So what happens to living trusts after death? Before we dive into that, it’s important to have an understanding of trusts overall.
Introduction to Trusts
What are trusts? How do they work?
Trusts can provide enormous flexibility and control to the creator’s wishes with respect to the devise of trust property to the creator and his or her beneficiaries.
This includes who receives it, when they receive it, how they receive it, under what conditions they receive it, all of which can happen both during the creator’s life and after death. Trusts enable you to protect assets and ensure they remain in the family. You can also provide for irresponsible beneficiaries as well as those with substance abuse or special needs. Learn more by checking out the video below.
Who are the Relevant Parties to a Trust?
One of the first steps in the process of understanding trusts is knowing who is involved and what their roles and responsibilities are.
When you create a trust to protect, grow, and distribute your assets, it involves a number of parties. These parties each perform different necessary roles and have individual responsibilities. In order for a trust to work, all of the relevant parties have to do their job.
So, who are the relevant parties to a trust?
Also known in some cases as the Trustor, Settlor, or Donor. This title refers to the person, couple, or entity that owns the assets to be put into the trust. Any asset can be placed into a trust: antique items, art, investments, real estate, savings accounts, vehicles, and so on.
The Grantor is legally required to name a specific person who is to benefit from the assets held in the trust.
A beneficiary is the person, people, or organizations who benefit from the assets held in the trust. The trust is primarily for his/her/their benefit. It is managed by the trustee for that purpose and based on an elevated standard of care called “fiduciary duty”.
These are the individuals designated as the responsible party for controlling the assets in the trust. And depending on the nature of the trust, they can have a lot of power over what is done with the assets.
Trustees have a fiduciary duty to manage the assets in the estate for the benefit of the beneficiaries. And they are at the risk of being personally liable for failing to do so.
For example, they could decide to loan artwork in the trust out to museums. Or they could rent out real estate. Their actions need to show that they are attempting to grow the assets and act in the best interest of the trust.
For some trusts, the Grantor will name him or herself as Trustee while they are still alive. In these situations, the Trustees who take over after they pass away are called alternate or Successor Trustees.
A Successor Trustee could also be named in the event that the initial Trustee is unable to fulfill their duties. In either situation, the role of the Successor Trustee is identical to the role of a regular Trustee.
A Trust Protector’s job is to – you guessed it – protect the trust. Trust protectors were originally used for tax purposes. Today, however, they are used in a variety of different trusts by people of varying socio-economic status. As a result, they absolutely must be properly drafted to be able to navigate a changing and unpredictable environment relating to taxes, law, family dynamic, and market fluctuations.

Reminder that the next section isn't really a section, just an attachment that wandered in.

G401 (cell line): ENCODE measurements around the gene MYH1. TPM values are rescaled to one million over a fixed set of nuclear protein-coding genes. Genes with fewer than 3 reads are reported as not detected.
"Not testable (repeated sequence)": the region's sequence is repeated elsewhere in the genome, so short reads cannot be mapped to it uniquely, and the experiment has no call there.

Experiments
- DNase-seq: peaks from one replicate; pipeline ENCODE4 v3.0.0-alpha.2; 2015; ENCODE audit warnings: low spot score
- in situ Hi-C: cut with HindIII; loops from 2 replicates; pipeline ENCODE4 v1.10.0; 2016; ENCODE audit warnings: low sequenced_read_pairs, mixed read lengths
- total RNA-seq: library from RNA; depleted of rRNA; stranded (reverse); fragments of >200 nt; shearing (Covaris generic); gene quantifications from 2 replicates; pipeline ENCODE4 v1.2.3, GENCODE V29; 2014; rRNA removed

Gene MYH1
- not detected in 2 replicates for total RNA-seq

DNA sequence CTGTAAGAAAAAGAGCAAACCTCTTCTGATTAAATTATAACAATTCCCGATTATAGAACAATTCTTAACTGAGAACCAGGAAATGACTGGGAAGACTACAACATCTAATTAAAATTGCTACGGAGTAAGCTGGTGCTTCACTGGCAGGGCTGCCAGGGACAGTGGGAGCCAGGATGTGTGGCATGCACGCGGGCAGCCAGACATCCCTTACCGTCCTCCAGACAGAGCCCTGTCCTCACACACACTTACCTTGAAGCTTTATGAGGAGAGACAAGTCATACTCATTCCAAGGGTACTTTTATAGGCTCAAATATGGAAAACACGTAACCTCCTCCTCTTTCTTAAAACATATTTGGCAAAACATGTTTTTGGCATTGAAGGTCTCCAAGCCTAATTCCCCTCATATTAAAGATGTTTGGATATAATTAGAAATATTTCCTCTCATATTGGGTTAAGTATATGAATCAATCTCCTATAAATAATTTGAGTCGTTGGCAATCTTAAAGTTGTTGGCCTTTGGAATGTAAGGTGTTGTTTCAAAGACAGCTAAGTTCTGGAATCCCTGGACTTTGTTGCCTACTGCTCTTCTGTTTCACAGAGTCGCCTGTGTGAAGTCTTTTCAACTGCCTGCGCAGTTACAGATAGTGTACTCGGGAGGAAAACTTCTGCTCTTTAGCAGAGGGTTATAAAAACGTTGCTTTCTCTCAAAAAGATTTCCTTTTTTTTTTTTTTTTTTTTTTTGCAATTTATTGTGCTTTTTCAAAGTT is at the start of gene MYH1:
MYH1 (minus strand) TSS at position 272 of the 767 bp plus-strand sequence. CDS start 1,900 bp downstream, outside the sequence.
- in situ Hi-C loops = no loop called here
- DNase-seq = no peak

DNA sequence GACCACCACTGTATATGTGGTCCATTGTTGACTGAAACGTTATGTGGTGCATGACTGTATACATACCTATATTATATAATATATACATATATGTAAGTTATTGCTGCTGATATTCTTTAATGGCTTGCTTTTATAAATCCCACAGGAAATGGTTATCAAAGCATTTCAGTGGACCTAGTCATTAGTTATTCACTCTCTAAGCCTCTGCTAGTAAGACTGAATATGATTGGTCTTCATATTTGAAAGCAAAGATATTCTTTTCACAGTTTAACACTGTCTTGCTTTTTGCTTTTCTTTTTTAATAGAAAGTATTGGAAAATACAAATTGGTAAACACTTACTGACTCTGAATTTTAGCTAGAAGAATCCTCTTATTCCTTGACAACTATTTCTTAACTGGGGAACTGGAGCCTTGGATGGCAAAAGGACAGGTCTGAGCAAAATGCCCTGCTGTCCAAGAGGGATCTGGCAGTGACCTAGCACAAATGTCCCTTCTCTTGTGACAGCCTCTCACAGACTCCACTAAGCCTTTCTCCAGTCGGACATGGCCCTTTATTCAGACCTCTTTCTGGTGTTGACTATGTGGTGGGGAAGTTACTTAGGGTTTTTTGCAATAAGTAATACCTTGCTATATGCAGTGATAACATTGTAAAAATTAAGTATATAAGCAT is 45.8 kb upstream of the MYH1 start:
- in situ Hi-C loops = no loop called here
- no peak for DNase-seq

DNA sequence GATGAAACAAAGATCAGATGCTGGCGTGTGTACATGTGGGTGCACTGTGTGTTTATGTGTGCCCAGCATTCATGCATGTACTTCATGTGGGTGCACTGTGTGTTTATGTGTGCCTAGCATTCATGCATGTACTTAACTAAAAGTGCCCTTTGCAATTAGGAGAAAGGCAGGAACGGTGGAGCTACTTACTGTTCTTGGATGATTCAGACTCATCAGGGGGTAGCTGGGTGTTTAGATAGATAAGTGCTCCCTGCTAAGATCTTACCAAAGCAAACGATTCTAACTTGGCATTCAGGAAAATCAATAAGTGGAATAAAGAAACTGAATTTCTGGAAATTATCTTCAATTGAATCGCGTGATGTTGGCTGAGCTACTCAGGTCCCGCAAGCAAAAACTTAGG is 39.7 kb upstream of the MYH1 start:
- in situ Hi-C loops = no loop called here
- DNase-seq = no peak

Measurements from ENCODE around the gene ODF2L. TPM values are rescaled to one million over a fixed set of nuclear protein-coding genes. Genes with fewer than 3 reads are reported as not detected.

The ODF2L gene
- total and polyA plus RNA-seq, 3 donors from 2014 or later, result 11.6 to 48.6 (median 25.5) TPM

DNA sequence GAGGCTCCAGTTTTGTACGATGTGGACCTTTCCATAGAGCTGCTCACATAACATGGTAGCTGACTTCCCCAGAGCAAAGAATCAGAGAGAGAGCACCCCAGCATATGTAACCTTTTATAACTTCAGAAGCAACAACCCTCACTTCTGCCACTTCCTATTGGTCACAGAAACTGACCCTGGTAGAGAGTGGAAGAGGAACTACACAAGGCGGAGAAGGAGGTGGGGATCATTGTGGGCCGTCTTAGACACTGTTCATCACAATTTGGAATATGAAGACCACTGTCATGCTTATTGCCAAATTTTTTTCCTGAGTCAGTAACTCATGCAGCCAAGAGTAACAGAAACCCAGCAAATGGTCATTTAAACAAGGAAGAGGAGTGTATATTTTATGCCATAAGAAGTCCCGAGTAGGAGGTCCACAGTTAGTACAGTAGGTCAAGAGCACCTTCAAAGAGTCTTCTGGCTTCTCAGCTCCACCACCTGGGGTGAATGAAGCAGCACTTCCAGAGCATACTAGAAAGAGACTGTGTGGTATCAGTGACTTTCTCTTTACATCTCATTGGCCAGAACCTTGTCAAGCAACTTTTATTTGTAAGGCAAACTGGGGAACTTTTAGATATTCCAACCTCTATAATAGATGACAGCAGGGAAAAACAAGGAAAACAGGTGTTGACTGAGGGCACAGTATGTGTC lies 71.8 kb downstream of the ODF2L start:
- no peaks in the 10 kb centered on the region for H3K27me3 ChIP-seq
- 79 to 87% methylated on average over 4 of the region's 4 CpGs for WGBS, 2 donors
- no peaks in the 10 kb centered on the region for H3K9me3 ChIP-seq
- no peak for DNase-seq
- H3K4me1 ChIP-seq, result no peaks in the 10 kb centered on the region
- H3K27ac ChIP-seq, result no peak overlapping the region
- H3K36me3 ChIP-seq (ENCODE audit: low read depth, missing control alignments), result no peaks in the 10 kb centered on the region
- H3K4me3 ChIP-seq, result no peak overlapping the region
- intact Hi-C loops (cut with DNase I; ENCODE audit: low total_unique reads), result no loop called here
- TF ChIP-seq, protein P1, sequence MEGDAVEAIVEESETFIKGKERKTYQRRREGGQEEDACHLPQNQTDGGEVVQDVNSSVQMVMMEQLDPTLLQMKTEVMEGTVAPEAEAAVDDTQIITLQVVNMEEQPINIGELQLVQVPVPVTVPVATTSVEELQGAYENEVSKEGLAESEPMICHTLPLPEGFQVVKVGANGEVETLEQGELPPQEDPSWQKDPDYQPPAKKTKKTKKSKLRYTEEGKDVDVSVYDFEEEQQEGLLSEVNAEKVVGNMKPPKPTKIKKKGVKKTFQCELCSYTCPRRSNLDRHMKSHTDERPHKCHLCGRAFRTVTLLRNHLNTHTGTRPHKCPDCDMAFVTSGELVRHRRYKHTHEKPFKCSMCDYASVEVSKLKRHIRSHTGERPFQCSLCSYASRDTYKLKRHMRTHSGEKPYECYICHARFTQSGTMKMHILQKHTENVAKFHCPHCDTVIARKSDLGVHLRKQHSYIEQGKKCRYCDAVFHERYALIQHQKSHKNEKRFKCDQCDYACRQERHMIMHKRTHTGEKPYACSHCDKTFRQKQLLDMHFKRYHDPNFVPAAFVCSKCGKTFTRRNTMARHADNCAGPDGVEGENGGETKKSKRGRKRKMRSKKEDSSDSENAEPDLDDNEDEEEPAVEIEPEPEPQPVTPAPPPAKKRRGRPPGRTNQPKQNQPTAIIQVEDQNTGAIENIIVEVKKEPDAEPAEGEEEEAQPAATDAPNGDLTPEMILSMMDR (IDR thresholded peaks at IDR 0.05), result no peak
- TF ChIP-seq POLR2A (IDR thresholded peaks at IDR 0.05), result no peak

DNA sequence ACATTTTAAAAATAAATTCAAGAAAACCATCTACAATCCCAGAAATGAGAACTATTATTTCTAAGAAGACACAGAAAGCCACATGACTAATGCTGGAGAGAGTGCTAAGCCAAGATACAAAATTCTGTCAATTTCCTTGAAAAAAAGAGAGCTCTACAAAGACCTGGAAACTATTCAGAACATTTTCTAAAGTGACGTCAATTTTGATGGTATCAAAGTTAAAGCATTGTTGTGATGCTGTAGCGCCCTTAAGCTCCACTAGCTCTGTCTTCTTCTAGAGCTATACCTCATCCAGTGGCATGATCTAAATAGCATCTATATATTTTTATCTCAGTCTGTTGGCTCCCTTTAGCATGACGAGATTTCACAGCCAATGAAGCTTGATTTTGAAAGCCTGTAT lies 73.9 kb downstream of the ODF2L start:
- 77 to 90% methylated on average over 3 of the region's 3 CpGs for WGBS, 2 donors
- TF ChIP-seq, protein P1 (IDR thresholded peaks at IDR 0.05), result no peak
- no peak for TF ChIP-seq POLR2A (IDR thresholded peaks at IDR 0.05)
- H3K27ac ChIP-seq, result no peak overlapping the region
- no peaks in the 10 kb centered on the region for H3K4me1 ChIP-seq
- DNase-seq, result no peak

Some powers a Trust Protector may have include:
- The ability to remove a trustee and have them replaced with someone else (not themselves).
- The power to amend the trust if there are changes in the law that would adversely affect it.
- The power to resolve disputes (between trustees if there are multiple people or entities acting as trustees, or between trustees and one or more of the beneficiaries).
- The ability to alter trust distributions if there are changes to a beneficiary’s life.
- The power to add new beneficiaries to the trust (for example, if there are additional descendants).
- The ability to veto investment decisions.
- The ability to provide oversight to a beneficiary who is also the trustee.
It’s crucial to ensure that you have named your relevant parties to a trust and understand their roles in order to protect your assets.
Trust Administration: Distributions, Protections, and Understanding the Duties and Responsibilities of Trustees
How do trust distributions work? What kinds of protections do beneficiaries have? What about protections for the trust from beneficiaries? Below, we have detailed a number of options, specific to the administration of trusts in Florida.
Distributions of Trust Property
The assets of the trust are distributed to beneficiaries as directed by the creator of the trust. And the Trustee may make distributions of income and principal of the trust to the beneficiary or beneficiaries as frequently or infrequently as they desire. Other times, the trust will dictate exactly when the trust income and/or principal is to be distributed to the beneficiary or beneficiaries.
For example, specific events can trigger distributions and divisions of the trust estate, such as the death of the creator or a beneficiary reaching a certain age. But there will be clauses in any trust agreement that leave certain decisions subject to the discretion of the Trustee. Discretion is particularly common in situations where the beneficiary is a close family member, such as a spouse, child, or parent.